Breaking Kaycee’s Mod: A Look at Inscryption’s Next Phase

What it is, where it falls short, and how to absolutely destroy it

Breaking Kaycee’s Mod: A Look at Inscryption’s Next Phase

I’ve clocked in over 200 hours on Slay the Spire since I picked it up three years ago. That’s enough time to have beaten the game just about every way you can. Suffice it to say, I’m a fan, and it’s been pleasing to see how many teams are trying to build on Mega Crit’s original concept.

Source: Author.

Owing to this, the announcement of Kaycee’s Mod for Inscryption caught my attention right away. This alternative mode — still in beta as of this writing — turns the first act into an endless Slay the Spire-like challenge with various unlockables.

So how does it look so far? Well…shaky.

First, the basics: Each Kaycee’s Mod run starts with the player receiving a starter deck consisting of three predetermined cards and two hare pelts (sometimes, one of the pelts is replaced with another card; I’m not sure what causes this — EDIT: It seems like this happens when one dies or restarts a run before reaching the first boss, a la Neow giving fewer boons in Slay the Spire), which can be immediately swapped as the first square is always a Trader. The player then proceeds through a series of randomized maps, each ending with a boss. The first three bosses appear in random order, with the last of the three getting some covert bonuses to make it a harder fight; the fourth boss is always the Act 1 final boss.

But wait, there’s more. At the start of each run, the player is invited to take on voluntary challenges in what is essentially a customizable version of Slay the Spire’s Ascension mode. Clear a run with enough of these challenges active, and the player will be rewarded with various unlockables, including new cards (some with brand new sigils), new starter decks, new challenges, and — the big draw — story files. Given the sizable number of loose threads in Inscryption, the allure of more details about the story is hard to pass up.

Beyond that, the game plays out just like vanilla Inscryption. You can even step back from the table and walk around the cabin just like in the first act of the standard game, though all of the puzzles are either nonfunctional or offer no rewards.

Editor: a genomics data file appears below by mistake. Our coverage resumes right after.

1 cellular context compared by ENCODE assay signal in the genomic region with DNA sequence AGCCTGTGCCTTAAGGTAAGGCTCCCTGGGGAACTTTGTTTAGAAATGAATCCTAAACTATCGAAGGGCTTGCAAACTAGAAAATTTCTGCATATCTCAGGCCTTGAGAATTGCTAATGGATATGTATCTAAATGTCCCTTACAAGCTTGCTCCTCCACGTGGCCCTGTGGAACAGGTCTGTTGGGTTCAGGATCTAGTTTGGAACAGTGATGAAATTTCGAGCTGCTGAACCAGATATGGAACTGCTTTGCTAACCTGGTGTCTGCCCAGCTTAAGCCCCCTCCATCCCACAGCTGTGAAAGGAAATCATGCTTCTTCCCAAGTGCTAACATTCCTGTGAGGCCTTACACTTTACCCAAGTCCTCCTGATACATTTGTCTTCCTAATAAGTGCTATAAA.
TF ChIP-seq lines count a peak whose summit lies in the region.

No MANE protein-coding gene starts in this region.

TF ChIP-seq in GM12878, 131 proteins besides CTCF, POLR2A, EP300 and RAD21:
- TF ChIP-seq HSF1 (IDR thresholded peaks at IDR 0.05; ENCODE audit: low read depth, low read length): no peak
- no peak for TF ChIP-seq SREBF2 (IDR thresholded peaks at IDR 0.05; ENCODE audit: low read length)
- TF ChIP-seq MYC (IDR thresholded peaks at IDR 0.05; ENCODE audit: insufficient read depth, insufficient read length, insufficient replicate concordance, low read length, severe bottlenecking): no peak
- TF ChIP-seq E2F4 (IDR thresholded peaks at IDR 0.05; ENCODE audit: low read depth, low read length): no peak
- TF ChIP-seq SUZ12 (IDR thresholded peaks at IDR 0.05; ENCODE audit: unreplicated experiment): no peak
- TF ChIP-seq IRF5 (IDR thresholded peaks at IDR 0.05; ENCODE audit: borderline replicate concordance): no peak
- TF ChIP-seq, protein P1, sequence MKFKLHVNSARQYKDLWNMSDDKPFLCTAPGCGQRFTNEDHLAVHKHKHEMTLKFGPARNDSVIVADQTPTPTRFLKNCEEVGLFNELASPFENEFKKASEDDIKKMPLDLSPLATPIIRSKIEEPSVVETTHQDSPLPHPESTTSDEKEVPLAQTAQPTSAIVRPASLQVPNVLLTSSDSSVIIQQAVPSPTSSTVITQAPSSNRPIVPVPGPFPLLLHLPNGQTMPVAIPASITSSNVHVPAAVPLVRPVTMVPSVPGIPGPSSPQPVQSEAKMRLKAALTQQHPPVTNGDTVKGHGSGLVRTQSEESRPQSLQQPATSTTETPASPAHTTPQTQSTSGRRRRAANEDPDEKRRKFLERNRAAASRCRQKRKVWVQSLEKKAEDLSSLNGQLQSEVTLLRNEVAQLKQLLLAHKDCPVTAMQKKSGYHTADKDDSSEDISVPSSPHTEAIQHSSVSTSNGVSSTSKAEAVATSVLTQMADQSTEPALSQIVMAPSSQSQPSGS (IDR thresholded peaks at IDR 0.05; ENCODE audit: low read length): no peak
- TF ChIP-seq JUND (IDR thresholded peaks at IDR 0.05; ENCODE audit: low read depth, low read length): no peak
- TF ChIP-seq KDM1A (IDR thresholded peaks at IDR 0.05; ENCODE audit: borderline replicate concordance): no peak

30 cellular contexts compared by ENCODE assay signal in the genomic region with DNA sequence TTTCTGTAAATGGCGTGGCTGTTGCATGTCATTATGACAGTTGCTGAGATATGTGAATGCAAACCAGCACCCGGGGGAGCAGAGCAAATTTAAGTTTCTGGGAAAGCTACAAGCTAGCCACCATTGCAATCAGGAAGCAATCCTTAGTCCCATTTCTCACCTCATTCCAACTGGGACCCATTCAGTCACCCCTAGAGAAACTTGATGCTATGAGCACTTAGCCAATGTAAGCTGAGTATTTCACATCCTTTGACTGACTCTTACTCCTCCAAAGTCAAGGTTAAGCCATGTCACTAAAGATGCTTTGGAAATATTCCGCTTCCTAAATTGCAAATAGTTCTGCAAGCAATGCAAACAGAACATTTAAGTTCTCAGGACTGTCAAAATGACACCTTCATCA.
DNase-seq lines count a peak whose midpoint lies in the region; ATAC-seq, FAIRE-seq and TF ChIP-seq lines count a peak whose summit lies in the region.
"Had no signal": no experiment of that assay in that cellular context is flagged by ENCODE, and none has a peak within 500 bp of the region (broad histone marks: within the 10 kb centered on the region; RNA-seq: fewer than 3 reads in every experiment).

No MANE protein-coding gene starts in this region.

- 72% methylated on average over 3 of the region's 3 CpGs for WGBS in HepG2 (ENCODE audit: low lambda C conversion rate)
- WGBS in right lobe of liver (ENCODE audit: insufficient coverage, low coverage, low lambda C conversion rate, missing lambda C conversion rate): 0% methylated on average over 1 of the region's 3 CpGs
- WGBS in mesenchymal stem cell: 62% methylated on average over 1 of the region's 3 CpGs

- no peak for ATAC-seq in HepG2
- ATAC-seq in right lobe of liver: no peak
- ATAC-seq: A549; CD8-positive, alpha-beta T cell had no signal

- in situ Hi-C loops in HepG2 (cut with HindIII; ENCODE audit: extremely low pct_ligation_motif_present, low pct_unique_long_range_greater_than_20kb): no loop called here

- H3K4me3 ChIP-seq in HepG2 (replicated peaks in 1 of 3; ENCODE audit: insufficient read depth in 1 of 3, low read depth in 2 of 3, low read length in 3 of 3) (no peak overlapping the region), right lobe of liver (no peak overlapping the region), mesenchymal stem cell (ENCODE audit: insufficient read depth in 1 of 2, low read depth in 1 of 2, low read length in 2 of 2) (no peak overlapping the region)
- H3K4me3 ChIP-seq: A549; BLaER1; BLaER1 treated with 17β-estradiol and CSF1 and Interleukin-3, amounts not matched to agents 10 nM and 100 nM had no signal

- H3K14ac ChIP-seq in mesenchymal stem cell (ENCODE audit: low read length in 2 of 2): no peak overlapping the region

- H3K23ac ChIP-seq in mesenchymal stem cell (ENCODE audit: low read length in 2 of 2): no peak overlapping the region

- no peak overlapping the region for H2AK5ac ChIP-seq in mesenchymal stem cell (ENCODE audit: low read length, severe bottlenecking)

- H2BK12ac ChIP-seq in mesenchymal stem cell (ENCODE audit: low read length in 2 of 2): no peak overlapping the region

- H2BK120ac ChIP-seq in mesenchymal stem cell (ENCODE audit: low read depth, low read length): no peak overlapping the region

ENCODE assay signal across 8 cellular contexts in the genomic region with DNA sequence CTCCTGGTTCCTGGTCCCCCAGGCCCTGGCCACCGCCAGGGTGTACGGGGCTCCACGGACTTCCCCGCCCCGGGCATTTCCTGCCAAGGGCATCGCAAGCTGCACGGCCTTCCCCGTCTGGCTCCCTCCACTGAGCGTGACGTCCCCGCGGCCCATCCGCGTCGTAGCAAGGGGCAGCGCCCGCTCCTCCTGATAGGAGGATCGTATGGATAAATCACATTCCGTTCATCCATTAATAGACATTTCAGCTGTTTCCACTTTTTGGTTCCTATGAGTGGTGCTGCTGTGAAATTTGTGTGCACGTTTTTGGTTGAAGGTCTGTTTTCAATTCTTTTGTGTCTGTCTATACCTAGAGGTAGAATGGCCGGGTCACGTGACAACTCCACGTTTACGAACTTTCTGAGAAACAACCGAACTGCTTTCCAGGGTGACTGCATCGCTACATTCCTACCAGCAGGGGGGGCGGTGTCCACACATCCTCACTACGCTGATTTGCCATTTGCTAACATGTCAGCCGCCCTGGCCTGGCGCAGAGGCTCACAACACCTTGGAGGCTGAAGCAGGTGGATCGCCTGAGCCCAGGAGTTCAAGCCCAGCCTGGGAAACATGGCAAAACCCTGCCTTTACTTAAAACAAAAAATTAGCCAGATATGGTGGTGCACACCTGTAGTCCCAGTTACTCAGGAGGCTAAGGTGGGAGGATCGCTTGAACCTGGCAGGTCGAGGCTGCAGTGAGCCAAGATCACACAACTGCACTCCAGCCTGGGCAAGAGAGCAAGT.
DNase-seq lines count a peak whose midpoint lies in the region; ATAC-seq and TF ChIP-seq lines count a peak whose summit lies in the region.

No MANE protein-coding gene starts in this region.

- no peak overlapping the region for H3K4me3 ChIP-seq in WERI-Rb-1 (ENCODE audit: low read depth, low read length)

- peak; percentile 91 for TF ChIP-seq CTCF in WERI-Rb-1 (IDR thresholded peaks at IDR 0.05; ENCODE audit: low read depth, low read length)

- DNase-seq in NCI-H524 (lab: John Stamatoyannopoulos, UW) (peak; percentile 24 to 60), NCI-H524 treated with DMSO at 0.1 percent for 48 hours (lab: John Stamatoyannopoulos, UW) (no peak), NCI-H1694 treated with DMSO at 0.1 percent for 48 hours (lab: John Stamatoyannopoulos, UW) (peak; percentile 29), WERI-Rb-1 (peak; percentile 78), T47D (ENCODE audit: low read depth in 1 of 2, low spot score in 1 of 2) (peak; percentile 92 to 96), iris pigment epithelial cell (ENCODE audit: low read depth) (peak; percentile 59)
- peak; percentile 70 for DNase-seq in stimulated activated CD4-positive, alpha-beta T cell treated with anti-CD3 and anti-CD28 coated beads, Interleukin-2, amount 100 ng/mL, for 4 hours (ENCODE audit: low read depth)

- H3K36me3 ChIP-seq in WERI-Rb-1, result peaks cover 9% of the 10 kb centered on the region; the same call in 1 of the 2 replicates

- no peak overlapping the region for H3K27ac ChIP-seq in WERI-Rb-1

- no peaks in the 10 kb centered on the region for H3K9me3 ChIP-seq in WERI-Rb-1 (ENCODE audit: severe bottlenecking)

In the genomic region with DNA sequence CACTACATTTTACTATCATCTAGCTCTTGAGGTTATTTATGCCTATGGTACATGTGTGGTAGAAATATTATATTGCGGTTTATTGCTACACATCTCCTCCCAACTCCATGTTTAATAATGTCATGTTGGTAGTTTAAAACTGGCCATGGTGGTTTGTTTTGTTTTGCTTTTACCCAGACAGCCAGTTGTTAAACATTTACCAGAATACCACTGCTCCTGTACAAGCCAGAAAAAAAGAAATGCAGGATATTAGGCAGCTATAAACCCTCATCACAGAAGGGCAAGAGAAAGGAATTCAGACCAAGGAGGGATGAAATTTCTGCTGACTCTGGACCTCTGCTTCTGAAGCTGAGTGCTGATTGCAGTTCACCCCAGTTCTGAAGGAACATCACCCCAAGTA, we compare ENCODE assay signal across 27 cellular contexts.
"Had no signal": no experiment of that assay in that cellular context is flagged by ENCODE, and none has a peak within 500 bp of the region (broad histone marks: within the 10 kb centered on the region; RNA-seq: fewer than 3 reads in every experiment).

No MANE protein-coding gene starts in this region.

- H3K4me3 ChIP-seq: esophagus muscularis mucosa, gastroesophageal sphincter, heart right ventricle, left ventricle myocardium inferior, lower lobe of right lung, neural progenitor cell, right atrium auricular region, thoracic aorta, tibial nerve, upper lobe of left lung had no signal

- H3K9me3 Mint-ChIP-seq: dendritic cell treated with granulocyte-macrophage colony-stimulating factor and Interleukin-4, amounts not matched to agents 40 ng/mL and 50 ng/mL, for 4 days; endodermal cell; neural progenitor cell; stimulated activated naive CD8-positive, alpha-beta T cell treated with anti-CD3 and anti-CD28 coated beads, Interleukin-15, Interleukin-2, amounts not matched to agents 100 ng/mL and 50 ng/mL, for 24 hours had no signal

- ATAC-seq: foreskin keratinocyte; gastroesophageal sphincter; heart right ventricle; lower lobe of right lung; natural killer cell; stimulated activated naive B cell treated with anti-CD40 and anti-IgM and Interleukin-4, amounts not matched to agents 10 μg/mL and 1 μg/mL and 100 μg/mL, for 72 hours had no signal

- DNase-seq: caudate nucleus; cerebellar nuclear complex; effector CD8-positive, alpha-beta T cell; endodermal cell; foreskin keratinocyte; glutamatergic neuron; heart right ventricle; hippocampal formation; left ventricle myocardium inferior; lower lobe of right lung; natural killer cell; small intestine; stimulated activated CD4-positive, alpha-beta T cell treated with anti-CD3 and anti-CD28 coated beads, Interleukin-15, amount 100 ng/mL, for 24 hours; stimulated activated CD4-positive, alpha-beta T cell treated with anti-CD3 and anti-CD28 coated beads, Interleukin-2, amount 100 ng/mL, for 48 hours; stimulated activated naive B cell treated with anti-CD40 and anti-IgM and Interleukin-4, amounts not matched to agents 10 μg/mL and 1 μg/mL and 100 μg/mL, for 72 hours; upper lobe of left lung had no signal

Source: Author.

The developers promised upfront that Kaycee’s Mod was going to be a rough experience while in beta, and boy is it ever. I’ve put in a little over 10 hours on Kaycee’s mod, and that’s enough time to pin down two major problems that make it such a hassle to play:

  1. There’s no way to refuse an offer when you land on a square. In Slay the Spire, you usually have the option to refuse to draw a card. This is critically important — there is a strong element of luck in games like this, and the only real way to reduce the risk of a bad draw is to keep your deck as lean as possible. But in Inscryption, the event in each square is mandatory; there’s no way to skip a draw (or a discard, for that matter). There are ways around this with clever play, but…
  2. There’s no way to plan a route. In Slay the Spire, the entire map is visible as soon as it’s generated. This grants an opportunity to plot out a route from start to finish. It might not be ideal — often you’re picking the best from a series of bad choices — but it allows for long-term planning. Inscryption only lets the player see three or four steps ahead, which means that there’s often no way to know what’s going to come at the end of a path and therefore no real way to plan things out.